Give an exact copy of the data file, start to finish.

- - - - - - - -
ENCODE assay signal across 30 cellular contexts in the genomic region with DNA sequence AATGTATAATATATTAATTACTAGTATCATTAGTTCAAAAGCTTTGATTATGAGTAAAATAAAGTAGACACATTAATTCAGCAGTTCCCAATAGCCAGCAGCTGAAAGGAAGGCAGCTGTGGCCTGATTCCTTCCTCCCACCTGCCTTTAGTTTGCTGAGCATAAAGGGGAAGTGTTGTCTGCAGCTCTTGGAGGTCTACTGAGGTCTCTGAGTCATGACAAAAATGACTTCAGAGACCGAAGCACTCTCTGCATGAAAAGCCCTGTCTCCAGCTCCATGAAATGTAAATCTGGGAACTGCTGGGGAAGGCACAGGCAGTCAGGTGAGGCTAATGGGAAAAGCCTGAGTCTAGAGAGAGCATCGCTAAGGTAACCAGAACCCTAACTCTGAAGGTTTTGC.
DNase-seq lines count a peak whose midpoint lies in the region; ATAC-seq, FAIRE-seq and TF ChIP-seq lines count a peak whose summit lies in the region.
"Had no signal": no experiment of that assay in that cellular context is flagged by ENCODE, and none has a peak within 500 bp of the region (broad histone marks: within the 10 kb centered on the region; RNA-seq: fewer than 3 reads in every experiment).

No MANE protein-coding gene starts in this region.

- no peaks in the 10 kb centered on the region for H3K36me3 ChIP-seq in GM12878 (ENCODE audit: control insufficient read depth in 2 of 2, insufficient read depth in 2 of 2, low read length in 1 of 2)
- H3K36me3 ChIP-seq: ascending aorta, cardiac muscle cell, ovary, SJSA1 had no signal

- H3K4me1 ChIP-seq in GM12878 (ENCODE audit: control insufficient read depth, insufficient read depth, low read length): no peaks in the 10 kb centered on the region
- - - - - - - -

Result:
ENCODE assay signal across 30 cellular contexts in the genomic region with DNA sequence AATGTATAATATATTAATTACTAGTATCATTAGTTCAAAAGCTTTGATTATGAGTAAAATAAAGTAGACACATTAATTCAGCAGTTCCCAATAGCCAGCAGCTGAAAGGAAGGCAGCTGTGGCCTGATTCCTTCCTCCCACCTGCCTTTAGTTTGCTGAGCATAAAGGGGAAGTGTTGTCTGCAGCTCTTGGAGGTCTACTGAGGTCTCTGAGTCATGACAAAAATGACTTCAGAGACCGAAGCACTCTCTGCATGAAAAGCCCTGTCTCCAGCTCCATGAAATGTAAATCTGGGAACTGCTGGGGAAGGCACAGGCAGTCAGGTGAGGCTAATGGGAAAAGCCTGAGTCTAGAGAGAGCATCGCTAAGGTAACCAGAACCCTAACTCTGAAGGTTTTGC.
DNase-seq lines count a peak whose midpoint lies in the region; ATAC-seq, FAIRE-seq and TF ChIP-seq lines count a peak whose summit lies in the region.
"Had no signal": no experiment of that assay in that cellular context is flagged by ENCODE, and none has a peak within 500 bp of the region (broad histone marks: within the 10 kb centered on the region; RNA-seq: fewer than 3 reads in every experiment).

No MANE protein-coding gene starts in this region.

- no peaks in the 10 kb centered on the region for H3K36me3 ChIP-seq in GM12878 (ENCODE audit: control insufficient read depth in 2 of 2, insufficient read depth in 2 of 2, low read length in 1 of 2)
- H3K36me3 ChIP-seq: ascending aorta, cardiac muscle cell, ovary, SJSA1 had no signal

- H3K4me1 ChIP-seq in GM12878 (ENCODE audit: control insufficient read depth, insufficient read depth, low read length): no peaks in the 10 kb centered on the region